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Police: Student took LSD before campus shooting

Associated Press Modified: October 9, 2012 at 8:17 pm •  Published: October 9, 2012

He said there have been no discussions about a lawsuit.

Investigators are trying to determine who provided Collar with LSD and could charge that person in Collar's death, Cochran said. Authorities received the information about Collar taking the drug from people who were with him at the concert.

Mobile County District Ashley Rich said a grand jury would decide whether to charge the officer in the shooting, although it wasn't clear when. She said allegations of drug use also could wind up before a grand jury if investigators identify the supplier.

The clinical director of a drug rehabilitation provider said authorities' description of Collar's actions didn't match the typical behavior of someone who has taken LSD.

"It's not typical that someone taking LSD would pound on windows or chase people," said Jack Feinberg of the nonprofit Phoenix Houses of Florida, who isn't involved in the case. "The aggressiveness part is something that is just completely foreign. But, of course, drugs are unpredictable, especially if someone has other mental problems."

He said that the drug is more likely to have a mellowing effect, involving hallucinations. Authorities haven't discussed Collar's psychological condition.

Critics of the officer's actions are using Facebook to put together a protest of the shooting outside the campus police department on Wednesday morning. Organizers didn't immediately respond to messages seeking comment.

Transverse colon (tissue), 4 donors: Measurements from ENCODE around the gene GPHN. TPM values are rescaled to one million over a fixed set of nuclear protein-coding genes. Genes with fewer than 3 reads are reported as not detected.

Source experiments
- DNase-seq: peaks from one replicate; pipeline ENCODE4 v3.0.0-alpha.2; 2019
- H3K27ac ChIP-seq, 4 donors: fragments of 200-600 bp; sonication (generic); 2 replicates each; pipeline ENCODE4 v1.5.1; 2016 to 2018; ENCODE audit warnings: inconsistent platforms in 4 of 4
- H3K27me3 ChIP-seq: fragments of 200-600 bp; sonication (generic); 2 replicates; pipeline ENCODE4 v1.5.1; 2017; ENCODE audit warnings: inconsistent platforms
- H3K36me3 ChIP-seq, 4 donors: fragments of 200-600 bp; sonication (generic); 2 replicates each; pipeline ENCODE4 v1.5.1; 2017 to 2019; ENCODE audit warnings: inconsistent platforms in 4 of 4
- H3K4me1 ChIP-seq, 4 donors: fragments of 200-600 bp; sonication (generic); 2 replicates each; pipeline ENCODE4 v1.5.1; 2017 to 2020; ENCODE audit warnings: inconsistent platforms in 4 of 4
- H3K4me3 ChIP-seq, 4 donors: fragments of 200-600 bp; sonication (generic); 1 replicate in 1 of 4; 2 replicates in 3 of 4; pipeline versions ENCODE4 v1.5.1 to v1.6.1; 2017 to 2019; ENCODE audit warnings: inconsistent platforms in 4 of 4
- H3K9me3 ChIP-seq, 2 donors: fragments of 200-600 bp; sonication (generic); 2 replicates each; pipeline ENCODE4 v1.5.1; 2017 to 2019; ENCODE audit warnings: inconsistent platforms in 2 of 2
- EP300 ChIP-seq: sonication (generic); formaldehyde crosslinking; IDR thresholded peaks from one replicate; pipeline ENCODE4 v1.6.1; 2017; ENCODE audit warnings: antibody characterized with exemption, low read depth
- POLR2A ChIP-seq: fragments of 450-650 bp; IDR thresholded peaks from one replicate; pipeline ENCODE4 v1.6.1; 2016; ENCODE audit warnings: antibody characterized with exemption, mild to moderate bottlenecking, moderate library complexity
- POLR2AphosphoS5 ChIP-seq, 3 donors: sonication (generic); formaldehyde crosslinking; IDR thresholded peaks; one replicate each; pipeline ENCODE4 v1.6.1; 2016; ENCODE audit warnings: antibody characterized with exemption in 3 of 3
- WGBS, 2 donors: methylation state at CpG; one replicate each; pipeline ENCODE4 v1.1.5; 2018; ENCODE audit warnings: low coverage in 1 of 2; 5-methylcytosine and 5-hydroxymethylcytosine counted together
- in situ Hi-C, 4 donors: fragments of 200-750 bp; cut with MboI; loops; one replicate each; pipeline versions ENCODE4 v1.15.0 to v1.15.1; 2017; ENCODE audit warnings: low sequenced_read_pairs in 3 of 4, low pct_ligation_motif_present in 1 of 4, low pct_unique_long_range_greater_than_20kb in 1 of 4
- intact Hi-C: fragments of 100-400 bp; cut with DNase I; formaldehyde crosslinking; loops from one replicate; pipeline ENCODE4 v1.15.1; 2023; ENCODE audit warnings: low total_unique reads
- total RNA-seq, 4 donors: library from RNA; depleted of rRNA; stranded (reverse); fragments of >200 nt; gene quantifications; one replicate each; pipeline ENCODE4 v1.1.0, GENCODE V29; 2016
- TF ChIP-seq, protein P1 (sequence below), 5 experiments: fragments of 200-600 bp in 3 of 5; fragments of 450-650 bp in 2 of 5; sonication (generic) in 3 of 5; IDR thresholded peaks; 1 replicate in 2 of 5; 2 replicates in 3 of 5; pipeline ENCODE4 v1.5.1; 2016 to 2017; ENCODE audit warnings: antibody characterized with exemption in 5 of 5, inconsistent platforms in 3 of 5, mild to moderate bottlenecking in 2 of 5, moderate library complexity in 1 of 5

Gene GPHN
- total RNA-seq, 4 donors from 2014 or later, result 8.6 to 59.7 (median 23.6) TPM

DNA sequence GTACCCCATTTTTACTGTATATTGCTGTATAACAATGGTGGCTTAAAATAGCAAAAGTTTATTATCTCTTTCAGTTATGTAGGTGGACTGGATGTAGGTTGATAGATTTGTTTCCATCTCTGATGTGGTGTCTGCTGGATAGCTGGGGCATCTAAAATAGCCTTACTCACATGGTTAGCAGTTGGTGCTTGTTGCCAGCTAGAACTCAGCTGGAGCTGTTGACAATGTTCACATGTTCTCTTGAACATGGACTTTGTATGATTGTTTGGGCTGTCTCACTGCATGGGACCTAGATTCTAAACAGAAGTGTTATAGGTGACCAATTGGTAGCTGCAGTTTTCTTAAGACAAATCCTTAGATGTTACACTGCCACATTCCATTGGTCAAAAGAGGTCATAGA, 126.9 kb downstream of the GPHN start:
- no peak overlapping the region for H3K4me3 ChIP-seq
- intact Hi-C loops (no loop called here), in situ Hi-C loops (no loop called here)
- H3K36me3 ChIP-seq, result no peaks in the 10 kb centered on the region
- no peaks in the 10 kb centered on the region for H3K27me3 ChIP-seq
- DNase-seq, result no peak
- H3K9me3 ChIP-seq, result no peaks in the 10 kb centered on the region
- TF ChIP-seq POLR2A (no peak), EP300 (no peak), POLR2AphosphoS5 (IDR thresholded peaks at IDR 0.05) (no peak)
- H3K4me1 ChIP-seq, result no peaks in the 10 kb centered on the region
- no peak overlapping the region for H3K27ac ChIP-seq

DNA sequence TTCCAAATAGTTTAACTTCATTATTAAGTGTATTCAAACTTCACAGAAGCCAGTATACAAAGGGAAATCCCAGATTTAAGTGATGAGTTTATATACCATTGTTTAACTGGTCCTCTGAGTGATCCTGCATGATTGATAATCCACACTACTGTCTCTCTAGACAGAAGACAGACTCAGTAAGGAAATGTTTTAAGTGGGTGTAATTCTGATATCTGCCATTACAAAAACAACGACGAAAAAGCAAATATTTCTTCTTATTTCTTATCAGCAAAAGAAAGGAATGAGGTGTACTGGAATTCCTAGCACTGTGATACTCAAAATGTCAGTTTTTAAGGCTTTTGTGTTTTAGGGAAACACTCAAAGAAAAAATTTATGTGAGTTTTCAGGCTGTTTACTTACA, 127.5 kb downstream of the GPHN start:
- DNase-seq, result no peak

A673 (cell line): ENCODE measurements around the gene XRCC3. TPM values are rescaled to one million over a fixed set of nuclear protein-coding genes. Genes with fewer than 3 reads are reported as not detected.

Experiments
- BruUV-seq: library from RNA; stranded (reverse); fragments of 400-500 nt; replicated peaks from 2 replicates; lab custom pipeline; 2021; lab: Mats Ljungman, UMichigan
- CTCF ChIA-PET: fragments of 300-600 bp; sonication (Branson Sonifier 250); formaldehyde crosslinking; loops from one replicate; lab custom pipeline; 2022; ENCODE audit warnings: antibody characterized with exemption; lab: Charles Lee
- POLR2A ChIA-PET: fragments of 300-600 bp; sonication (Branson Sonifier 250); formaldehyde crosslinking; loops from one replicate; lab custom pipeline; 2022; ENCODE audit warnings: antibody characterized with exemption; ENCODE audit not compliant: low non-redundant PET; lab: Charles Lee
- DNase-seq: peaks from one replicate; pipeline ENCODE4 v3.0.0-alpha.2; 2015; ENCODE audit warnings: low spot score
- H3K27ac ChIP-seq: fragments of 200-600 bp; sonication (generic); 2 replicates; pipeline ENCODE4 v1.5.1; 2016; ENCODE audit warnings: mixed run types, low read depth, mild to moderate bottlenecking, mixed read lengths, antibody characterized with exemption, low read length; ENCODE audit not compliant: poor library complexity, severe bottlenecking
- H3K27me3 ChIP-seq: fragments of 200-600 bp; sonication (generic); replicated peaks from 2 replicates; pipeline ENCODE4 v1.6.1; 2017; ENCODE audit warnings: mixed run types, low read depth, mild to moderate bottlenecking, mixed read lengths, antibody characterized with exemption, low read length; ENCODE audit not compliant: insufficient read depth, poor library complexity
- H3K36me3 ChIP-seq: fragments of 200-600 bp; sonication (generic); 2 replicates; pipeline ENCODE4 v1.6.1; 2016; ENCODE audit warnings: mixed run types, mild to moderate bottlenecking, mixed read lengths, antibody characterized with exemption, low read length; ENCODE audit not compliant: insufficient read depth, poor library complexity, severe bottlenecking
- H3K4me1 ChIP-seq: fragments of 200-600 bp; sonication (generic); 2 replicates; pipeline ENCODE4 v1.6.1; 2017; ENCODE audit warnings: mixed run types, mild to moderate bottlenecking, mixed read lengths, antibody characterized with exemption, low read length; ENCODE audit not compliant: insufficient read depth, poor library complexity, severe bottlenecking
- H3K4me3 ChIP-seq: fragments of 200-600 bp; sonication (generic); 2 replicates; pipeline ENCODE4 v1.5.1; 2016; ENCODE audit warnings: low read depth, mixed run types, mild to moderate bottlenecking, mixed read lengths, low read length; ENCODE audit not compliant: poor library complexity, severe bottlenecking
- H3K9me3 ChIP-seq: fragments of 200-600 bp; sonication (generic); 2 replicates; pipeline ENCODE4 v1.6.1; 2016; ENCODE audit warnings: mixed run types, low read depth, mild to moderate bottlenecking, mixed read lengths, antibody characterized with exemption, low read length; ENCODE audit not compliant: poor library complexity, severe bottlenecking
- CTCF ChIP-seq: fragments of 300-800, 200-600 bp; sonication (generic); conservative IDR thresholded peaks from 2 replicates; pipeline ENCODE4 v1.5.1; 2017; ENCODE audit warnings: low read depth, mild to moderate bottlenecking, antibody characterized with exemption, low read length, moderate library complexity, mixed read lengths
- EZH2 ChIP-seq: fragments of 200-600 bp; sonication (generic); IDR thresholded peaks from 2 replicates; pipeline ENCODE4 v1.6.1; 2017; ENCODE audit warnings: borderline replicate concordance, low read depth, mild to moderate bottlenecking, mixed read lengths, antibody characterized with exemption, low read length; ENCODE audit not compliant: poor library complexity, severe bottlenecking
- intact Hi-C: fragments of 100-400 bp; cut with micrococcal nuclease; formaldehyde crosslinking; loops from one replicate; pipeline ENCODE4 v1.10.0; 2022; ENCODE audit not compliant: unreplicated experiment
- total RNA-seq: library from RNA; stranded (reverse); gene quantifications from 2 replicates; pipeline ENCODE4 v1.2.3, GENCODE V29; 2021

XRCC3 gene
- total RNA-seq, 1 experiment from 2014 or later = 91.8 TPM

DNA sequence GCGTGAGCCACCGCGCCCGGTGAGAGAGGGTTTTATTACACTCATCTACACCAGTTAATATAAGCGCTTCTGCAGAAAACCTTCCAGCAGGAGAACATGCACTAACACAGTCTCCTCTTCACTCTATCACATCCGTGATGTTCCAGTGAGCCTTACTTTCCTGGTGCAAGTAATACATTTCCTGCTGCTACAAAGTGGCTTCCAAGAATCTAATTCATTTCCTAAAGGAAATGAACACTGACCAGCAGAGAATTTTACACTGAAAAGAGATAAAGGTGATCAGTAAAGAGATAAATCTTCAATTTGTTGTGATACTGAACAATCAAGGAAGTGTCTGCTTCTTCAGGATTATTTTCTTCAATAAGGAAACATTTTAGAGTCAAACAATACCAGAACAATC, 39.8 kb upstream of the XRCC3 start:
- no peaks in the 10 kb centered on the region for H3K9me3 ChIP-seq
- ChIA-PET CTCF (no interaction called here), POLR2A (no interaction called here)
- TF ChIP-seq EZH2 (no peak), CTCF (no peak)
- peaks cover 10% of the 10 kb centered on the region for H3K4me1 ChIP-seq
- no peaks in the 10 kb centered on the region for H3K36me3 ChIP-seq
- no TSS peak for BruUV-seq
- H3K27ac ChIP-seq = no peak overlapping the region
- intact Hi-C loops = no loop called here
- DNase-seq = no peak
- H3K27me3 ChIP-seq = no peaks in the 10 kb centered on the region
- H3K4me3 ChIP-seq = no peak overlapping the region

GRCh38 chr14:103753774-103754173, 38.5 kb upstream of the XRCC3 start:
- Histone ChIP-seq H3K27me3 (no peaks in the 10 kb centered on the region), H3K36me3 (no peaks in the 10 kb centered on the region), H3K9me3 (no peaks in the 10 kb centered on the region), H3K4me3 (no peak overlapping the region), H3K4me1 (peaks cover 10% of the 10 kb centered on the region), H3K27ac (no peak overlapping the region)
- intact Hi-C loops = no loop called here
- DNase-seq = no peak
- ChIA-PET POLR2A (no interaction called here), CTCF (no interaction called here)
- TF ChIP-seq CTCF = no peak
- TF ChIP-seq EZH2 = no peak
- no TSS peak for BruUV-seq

In a statement issued Tuesday, University of South Alabama President Gordon Moulton said the school is cooperating with authorities and expressed condolences to Collar's family.

Collar graduated earlier this year from Wetumpka High School, where a vigil in his memory drew about 500 people Tuesday night. The crowd included students, wrestling teammates and people of all ages from the community.

Speaker after speaker at the vigil remembered Collar as a young man with a great sense of humor and a great love of life. His parents were sitting right behind the speakers. Many in the crowd alternated between laughter and tears.

Collar wasn't known as a troublemaker and had only two minor scrapes with the law, according to court records: a speeding ticket and a citation for being a minor in possession of three cigarettes in March. He paid a $25 fine for the tobacco possession.

Two acquaintances at the university have said that before the shooting Collar was out of sorts and appeared intoxicated. He was screaming profanities in the street and running around naked, said South Alabama student Bronte Harber.

Student Sarah Hay said Monday that Collar was the loudest of a group of four or five young men and some of the others were trying to get him to calm down. She said he was talking about being on a "spiritual quest."


Associated Press writers Phillip Rawls in Montgomery and Jay Reeves in Birmingham contributed to this report.